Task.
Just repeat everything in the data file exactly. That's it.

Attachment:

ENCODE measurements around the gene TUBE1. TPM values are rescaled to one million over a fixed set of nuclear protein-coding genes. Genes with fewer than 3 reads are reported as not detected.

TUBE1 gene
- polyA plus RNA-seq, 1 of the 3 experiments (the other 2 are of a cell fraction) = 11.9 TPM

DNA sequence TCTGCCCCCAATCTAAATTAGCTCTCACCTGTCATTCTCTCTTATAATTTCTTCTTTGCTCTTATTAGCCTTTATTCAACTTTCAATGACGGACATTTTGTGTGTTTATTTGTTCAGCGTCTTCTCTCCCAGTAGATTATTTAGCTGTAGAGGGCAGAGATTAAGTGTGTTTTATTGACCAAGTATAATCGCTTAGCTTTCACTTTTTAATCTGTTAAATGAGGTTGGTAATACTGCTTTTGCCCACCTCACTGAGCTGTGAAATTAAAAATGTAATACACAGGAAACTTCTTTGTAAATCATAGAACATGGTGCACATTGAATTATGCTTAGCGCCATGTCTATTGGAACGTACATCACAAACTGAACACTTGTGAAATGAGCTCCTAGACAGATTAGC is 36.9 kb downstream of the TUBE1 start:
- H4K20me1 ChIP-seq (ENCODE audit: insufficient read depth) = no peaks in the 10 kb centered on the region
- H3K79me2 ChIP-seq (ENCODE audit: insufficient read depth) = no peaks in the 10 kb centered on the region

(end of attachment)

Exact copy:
ENCODE measurements around the gene TUBE1. TPM values are rescaled to one million over a fixed set of nuclear protein-coding genes. Genes with fewer than 3 reads are reported as not detected.

TUBE1 gene
- polyA plus RNA-seq, 1 of the 3 experiments (the other 2 are of a cell fraction) = 11.9 TPM

DNA sequence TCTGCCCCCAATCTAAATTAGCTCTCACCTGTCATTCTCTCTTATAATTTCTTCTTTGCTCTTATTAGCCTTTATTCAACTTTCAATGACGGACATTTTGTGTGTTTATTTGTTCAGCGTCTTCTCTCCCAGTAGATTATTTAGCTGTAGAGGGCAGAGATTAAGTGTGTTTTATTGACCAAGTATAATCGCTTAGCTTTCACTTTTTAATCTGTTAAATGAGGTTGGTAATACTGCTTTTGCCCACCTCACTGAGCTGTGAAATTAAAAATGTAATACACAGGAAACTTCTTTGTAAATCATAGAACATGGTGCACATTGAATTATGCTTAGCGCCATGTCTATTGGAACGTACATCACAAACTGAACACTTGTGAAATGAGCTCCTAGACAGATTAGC is 36.9 kb downstream of the TUBE1 start:
- H4K20me1 ChIP-seq (ENCODE audit: insufficient read depth) = no peaks in the 10 kb centered on the region
- H3K79me2 ChIP-seq (ENCODE audit: insufficient read depth) = no peaks in the 10 kb centered on the region